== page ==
MIL OSI – Source: Green Party –
Headline: No asset sales for Christchurch
The strong push to sell off or sell down Council assets in the report by investment bankers Cameron Partners is not surprising given the company or its principals involvement in asset sales.
Christchurch City Council should not be forced into selling its strategic assets, the Green Party said today.
Today’s report into Christchurch City Council’s finances by Cameron Partners shows that the Council is facing a substantial financial hole, with debt peaking in 2019 when its borrowing requirements rise to meet the needs of debt and the anchor projects. The report promotes asset sales or ‘asset optimisation’ as a solution to the Council’s substantial funding requirement.
“A firesale of Council assets involving the sale or partial sale of strategic assets such as Orion and Christchurch Airport is not in Christchurch’s interests,” said Green Party Christchurch spokesperson Eugenie Sage today.
“The strong push to sell off or sell down Council assets in the report by investment bankers Cameron Partners is not surprising given the company or its principals involvement in asset sales.”
Cameron Partners’ founder, Rob Cameron, facilitated the sale of major state asset Telecom in the late 1980s and led the Capital Markets Development Taskforce in 2009 that proposed the most recent round of asset sales. Cameron Partners also bid to be the Government’s state asset sale advisor in 2011.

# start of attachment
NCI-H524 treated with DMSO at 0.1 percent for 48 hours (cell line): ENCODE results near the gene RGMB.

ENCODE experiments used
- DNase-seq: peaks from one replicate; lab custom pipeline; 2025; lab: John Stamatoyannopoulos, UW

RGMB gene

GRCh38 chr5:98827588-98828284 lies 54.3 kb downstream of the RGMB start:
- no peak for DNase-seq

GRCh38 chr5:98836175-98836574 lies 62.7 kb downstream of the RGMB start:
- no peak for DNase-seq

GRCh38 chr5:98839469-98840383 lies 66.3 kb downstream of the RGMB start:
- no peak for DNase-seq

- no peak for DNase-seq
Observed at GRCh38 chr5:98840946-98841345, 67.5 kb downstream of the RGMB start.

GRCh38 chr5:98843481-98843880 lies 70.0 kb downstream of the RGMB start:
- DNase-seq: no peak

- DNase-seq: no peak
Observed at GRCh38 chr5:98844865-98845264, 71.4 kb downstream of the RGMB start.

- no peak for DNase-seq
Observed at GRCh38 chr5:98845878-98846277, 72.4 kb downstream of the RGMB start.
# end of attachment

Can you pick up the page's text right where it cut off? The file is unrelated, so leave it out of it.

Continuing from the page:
“Selling the city’s strategic assets to fill the financial hole does not have the long-term interests of the city at heart,” said Ms Sage.
“Today’s report shows there is an urgent need for the Government to step up and show flexibility towards the City Council.
“There needs to be a genuine partnership in applying the cost-sharing agreement between the Crown and the City Council in light of this information about the Council’s financial position and the hole in its budget from 2019.
“The Government needs to look at what is best for the city as a whole and be flexible about the need, timing of, scale, and cost of some of the anchor projects.
“Easing the pressure on the Council to fund the anchor projects will mean more scope for helping the City Council with priority projects in rebuilding community infrastructure,” said Ms Sage.